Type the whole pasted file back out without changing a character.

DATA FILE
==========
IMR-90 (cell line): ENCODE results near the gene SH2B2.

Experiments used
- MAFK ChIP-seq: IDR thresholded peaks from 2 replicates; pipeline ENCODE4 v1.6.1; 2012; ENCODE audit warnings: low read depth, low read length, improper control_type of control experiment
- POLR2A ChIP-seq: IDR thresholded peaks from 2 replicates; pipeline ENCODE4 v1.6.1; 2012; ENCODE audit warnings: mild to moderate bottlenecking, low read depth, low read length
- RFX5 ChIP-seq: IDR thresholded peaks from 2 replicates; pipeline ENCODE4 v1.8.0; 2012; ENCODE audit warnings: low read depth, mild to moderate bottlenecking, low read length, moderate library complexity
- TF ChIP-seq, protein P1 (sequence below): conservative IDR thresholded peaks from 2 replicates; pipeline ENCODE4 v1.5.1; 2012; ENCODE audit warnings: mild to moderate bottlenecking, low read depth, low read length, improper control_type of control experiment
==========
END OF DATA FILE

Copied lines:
IMR-90 (cell line): ENCODE results near the gene SH2B2.

Experiments used
- MAFK ChIP-seq: IDR thresholded peaks from 2 replicates; pipeline ENCODE4 v1.6.1; 2012; ENCODE audit warnings: low read depth, low read length, improper control_type of control experiment
- POLR2A ChIP-seq: IDR thresholded peaks from 2 replicates; pipeline ENCODE4 v1.6.1; 2012; ENCODE audit warnings: mild to moderate bottlenecking, low read depth, low read length
- RFX5 ChIP-seq: IDR thresholded peaks from 2 replicates; pipeline ENCODE4 v1.8.0; 2012; ENCODE audit warnings: low read depth, mild to moderate bottlenecking, low read length, moderate library complexity
- TF ChIP-seq, protein P1 (sequence below): conservative IDR thresholded peaks from 2 replicates; pipeline ENCODE4 v1.5.1; 2012; ENCODE audit warnings: mild to moderate bottlenecking, low read depth, low read length, improper control_type of control experiment